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TorgoX (1933)


"Il est beau comme la retractilité des serres des oiseaux rapaces [...] et surtout, comme la rencontre fortuite sur une table de dissection d'une machine à coudre et d'un parapluie !" -- Lautréamont

Journal of TorgoX (1933)

Wednesday July 31, 2002
09:29 AM


[ #6797 ]
Dear Log,

Monday night I put out a new version of HTML-Tree. I'd been dreading it for well over a year, because I had a whole mess of half-baked half-implemented ideas for it. But it wasn't really so bad -- diff -u to the rescue, and three or four hours of poking at it. I think it was good having a fresh perspective at all, i.e., without being too close to the code. I remember something Ray Bradbury once said -- something about the best thing you can do with your story is to put it in a drawer for a year, and then take it out and look at it. Not exactly a great approach to "rapid development", but there's something to it.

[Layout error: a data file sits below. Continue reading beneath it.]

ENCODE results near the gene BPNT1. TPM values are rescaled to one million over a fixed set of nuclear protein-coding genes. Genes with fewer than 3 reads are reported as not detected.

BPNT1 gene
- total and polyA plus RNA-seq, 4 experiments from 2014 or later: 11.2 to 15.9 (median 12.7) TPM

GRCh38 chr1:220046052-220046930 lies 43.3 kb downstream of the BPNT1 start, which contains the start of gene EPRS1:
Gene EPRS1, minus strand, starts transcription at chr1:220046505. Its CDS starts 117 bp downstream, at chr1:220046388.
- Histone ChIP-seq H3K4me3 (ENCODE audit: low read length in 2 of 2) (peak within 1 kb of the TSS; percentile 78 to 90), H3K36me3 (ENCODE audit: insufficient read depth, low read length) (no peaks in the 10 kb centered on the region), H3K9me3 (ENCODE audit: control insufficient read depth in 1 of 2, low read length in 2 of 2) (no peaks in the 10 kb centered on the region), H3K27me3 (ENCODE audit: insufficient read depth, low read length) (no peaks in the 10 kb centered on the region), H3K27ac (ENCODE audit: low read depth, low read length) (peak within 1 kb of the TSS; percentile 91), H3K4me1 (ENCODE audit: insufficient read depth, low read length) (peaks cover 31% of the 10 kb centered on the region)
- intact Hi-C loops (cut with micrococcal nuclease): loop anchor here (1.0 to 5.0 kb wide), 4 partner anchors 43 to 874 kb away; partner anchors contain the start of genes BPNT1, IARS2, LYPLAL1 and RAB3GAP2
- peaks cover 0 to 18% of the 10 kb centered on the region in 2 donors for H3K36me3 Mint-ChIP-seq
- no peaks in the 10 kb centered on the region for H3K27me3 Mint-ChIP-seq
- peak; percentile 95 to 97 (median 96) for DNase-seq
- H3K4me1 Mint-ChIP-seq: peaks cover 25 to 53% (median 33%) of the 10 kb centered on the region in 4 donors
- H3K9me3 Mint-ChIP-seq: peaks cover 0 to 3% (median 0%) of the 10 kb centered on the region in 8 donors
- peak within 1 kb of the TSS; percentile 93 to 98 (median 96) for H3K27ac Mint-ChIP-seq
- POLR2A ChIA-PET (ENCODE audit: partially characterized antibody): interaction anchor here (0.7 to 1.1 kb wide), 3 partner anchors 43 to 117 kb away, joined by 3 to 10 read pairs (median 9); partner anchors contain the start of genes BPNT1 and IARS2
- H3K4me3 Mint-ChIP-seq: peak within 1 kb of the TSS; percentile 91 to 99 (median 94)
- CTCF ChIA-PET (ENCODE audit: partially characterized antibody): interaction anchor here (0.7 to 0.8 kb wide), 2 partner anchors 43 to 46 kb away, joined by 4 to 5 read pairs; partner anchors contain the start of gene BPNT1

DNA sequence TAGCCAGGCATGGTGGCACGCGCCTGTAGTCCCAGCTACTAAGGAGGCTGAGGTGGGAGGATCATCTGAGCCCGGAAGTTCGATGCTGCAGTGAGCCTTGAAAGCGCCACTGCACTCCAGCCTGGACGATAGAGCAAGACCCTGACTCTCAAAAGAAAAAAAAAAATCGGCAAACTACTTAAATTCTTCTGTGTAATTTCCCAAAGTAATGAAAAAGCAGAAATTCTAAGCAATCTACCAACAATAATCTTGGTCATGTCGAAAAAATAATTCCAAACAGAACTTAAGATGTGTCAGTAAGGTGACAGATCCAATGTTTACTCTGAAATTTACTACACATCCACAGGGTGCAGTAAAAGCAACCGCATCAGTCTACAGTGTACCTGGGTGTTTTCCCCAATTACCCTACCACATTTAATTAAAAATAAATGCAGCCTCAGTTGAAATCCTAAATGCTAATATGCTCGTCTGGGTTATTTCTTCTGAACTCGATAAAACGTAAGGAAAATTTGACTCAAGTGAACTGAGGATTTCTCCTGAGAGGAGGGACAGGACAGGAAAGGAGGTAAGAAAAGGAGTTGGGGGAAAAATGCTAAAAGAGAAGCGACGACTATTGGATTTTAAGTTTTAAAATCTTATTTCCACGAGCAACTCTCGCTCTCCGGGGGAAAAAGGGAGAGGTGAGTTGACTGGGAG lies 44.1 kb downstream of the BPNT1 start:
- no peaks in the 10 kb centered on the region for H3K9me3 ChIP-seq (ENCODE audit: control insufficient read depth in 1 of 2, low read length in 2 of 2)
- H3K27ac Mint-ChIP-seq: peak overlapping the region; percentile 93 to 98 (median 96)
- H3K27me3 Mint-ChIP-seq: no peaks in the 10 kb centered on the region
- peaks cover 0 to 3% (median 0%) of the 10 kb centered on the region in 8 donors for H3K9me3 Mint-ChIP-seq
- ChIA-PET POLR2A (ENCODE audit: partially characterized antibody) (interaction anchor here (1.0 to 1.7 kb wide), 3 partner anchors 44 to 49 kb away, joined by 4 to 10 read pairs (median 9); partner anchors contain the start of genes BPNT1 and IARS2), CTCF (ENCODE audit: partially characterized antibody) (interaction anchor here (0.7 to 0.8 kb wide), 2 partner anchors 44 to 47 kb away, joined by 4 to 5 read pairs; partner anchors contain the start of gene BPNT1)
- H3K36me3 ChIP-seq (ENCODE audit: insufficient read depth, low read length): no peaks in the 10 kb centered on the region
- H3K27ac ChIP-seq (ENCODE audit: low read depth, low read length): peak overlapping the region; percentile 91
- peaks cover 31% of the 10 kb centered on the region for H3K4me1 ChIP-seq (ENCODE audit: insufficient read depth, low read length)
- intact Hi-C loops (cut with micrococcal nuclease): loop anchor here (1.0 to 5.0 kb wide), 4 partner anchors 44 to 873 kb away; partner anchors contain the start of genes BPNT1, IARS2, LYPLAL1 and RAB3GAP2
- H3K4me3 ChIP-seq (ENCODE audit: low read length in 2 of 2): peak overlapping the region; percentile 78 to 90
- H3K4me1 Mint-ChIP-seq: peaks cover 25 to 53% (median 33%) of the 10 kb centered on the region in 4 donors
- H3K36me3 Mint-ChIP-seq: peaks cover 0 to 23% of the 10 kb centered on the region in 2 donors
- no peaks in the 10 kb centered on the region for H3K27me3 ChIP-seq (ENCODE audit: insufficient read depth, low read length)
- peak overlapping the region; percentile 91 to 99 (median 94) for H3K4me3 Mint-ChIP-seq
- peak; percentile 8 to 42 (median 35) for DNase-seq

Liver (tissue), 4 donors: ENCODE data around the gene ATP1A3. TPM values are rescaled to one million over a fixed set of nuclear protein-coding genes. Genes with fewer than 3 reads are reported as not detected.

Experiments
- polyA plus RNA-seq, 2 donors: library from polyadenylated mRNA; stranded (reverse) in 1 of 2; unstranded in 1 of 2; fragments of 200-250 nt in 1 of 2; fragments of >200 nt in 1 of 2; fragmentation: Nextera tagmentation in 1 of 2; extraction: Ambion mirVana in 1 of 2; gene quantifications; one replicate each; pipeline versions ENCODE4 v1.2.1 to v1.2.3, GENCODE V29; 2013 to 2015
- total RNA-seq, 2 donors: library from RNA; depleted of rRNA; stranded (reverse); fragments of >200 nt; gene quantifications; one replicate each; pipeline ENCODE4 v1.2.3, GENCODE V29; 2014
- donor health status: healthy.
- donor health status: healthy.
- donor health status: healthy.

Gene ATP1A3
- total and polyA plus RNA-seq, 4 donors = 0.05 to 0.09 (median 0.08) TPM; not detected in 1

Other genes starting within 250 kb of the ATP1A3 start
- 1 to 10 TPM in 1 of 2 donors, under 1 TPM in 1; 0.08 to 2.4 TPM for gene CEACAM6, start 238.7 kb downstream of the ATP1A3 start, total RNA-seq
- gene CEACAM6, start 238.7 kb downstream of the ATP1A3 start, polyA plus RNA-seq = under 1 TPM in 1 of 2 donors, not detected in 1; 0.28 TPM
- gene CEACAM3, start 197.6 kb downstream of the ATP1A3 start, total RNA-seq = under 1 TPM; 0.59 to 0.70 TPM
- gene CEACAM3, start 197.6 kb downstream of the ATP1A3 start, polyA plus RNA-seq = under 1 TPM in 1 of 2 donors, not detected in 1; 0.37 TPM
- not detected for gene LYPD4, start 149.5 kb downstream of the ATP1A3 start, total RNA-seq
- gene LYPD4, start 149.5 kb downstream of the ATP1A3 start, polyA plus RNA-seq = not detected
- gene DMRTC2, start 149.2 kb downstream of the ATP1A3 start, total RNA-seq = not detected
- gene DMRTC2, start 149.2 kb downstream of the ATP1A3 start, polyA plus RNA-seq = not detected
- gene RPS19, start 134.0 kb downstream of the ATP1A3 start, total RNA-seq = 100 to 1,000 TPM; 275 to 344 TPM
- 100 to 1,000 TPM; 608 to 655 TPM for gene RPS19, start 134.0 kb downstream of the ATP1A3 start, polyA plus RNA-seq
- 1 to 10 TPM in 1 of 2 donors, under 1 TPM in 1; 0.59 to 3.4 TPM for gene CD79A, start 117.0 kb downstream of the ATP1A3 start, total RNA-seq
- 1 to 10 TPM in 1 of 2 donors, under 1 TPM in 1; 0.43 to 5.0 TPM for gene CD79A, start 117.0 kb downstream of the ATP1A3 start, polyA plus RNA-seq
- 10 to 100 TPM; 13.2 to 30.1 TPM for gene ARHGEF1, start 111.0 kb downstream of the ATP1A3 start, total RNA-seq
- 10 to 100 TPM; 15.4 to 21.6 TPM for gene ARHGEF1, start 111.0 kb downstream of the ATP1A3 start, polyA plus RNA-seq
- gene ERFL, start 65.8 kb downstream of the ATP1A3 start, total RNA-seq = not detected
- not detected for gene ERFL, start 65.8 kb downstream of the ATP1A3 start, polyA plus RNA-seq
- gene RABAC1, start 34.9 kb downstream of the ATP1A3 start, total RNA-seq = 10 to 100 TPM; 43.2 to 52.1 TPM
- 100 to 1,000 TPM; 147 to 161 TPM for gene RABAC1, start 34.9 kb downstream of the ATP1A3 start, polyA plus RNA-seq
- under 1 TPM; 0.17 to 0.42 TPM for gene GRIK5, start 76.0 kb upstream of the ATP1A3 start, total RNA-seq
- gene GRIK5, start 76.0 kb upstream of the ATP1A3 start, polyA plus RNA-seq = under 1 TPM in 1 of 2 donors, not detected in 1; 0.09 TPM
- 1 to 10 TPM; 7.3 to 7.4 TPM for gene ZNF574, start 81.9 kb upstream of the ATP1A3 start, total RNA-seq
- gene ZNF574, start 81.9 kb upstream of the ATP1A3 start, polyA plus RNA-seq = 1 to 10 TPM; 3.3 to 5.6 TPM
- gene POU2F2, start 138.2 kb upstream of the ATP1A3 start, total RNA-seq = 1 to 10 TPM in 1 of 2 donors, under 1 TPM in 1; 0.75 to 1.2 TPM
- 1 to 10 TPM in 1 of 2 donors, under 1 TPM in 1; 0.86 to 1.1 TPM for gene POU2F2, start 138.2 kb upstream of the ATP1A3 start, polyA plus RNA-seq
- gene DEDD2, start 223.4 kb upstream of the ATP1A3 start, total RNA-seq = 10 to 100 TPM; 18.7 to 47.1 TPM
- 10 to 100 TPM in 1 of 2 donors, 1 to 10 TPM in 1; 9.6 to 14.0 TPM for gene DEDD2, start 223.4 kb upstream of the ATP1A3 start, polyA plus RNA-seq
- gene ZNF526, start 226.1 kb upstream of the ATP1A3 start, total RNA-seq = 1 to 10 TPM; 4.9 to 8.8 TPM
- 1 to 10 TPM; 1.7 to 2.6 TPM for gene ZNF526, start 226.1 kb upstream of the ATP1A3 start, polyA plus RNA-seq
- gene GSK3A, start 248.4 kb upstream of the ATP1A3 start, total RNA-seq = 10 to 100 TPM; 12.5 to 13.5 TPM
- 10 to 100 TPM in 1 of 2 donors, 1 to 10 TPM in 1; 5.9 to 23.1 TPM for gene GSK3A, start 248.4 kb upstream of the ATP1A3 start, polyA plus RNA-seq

And last night, I ventured into non-Perl things, by editing and proofing the manual and English template file for CDex, my favorite (and open source) CD ripper. Many improvements made; and hopefully few errors added.

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  • Sometimes I do that, just put it away and come back to it many months, or years, later. The danger is that I do a diff and can't figure out what the hell I was thinking when I made the changes.
    • I've a similar problem at work. I code something. Supervisor reads it when he gets a chance and gives it a 'yay' or 'nay'. If 'yay', then I commit it and try to think of what the hell the net effect of my changes was (for the commit message). If 'nay', I have to think why the hell I did it the way I did it. Even when commented it doesn't always help. And, yes, the 'yay' or 'nay' can be days away from when I did the code.

      I should really keep a log, or "journal". Doubt they'll catch on. =)

        ---ict / Spoon